Take me down to the parasite city
Take me down to the parasite city
Have you seen the latest jobs report? Major buzzkill: creeping unemployment, anemic growth, and the recovery's totally stalled.
But not here: The District is booming! "Washington may have the healthiest economy of any major metropolitan area in the country," says New York Times D.C. bureau chief David Leonhardt in Sunday's Gray Lady. "You can actually see the prosperity"!
Yes we can! Construction cranes dominate the downtown skyline, and your average homeless guy can barely grab a stretch of sidewalk before yet another boutique store pops up to bounce his bedroll.
True, if you venture outside the Death Star's orbit to visit the colonies for Thanksgiving or Christmas, you'll see a lot of boarded-up storefronts. You might even feel a twinge of shame when Matt Drudge feeds you headlines like "D.C. Leads List of Most Shopaholic Cities in America."
Whatever: Guilt is for losers! The main lesson the rest of the country should take from the capital's prosperity is, per Leonhardt, that "education matters."
D.C.'s "high-skill" economy boasts more college degrees than any other major metropolitan area in America. "If you wanted to imagine what the economy might look like if the country were much better educated," Leonhardt writes, "you can look at Washington."
Hey, you people out there in flyover country: We're eating your lunch because we're "smarter" than you! Hit the books, rubes: We built this!
Even so, I found it a bit unsettling last fall to read that "Beltway Earnings Make U.S. Capital Richer Than Silicon Valley," as the Bloomberg News headline put it. After all, Silicon Valley "creates" wealth, while we -- smart as we are -- mostly shuffle it around.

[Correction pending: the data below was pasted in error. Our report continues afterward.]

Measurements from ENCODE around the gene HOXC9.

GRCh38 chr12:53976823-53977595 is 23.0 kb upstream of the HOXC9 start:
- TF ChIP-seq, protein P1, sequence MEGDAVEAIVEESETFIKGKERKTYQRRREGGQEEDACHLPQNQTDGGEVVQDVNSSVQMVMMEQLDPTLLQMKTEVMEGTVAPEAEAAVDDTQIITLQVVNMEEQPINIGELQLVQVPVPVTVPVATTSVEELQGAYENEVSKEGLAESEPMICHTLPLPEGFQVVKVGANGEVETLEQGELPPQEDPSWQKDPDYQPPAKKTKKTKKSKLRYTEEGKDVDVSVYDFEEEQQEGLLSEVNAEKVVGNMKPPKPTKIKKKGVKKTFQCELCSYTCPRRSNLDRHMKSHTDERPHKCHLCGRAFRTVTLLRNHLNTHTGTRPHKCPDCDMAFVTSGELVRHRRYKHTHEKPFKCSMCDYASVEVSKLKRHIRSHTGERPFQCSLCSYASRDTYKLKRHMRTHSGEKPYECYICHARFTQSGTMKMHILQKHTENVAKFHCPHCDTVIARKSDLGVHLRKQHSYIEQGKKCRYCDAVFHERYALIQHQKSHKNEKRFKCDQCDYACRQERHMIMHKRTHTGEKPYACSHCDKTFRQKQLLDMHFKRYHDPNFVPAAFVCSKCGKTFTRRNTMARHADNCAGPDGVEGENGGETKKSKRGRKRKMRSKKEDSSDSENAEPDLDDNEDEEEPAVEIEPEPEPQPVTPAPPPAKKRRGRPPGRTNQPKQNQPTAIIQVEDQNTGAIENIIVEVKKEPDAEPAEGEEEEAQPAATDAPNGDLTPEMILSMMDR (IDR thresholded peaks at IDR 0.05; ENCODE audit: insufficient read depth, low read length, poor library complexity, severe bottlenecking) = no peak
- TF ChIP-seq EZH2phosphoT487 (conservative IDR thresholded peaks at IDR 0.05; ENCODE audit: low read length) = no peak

Key factors identified in the Bloomberg report include massive defense contracts, "federal employees whose compensation averages more than $126,000," "the nation's greatest concentration of lawyers," and record-high lobbying expenditures. "Wall Street has moved to K Street," comments Barbara Lang, head of the DC Chamber of Commerce.
The District is "not exactly the nation's entrepreneurial capital," the Washington Post's Steven Pearlstein observes. "Other than goods and services sold to government, only 12 percent of the region's output is sold to people and businesses outside the region, a number that has fallen in recent years."
To be fair, Leonhardt acknowledges that some of the District's prosperity comes from leeching off "economic value created by someone else." But what Leonhardt concedes in one paragraph, he takes away in the next: One of the main reasons "Washington's good times are not all -- or even mostly -- about rent-seeking," he argues, is that D.C. gobbled up "more stimulus dollars per capita than any state." Come again?
D.C.'s boomtimes show that "a Keynesian response to an economic crisis really can make a difference," Leonhardt insists. Yes, and if everyone got more than their fair share of the fixed pie of federal boodle, then all the municipalities could be above average.
Leonhardt has a point about the economic value of education. But it's one thing to use brainpower to build new products. and another thing entirely when it's employed to redistribute wealth that other smart people have created. D.C.'s burgeoning Mensa Mecca is built on the latter impulse: Take me down to Parasite City, where the kids are smart and the girls are pretty.
Amtrak takes me home a couple of times a year along the Northeast Corridor, and I'm always puzzled by that big sign that shows up just outside New Jersey's capital: "Trenton Makes, the World Takes." Makes what, exactly?
But I'd support putting up a similar sign over the approach to Washington's Union Station: "The Country Makes, D.C. Takes." We could probably get stimulus dollars for that.
Examiner Columnist Gene Healy is a vice president at the Cato Institute and the author of "The Cult of the Presidency."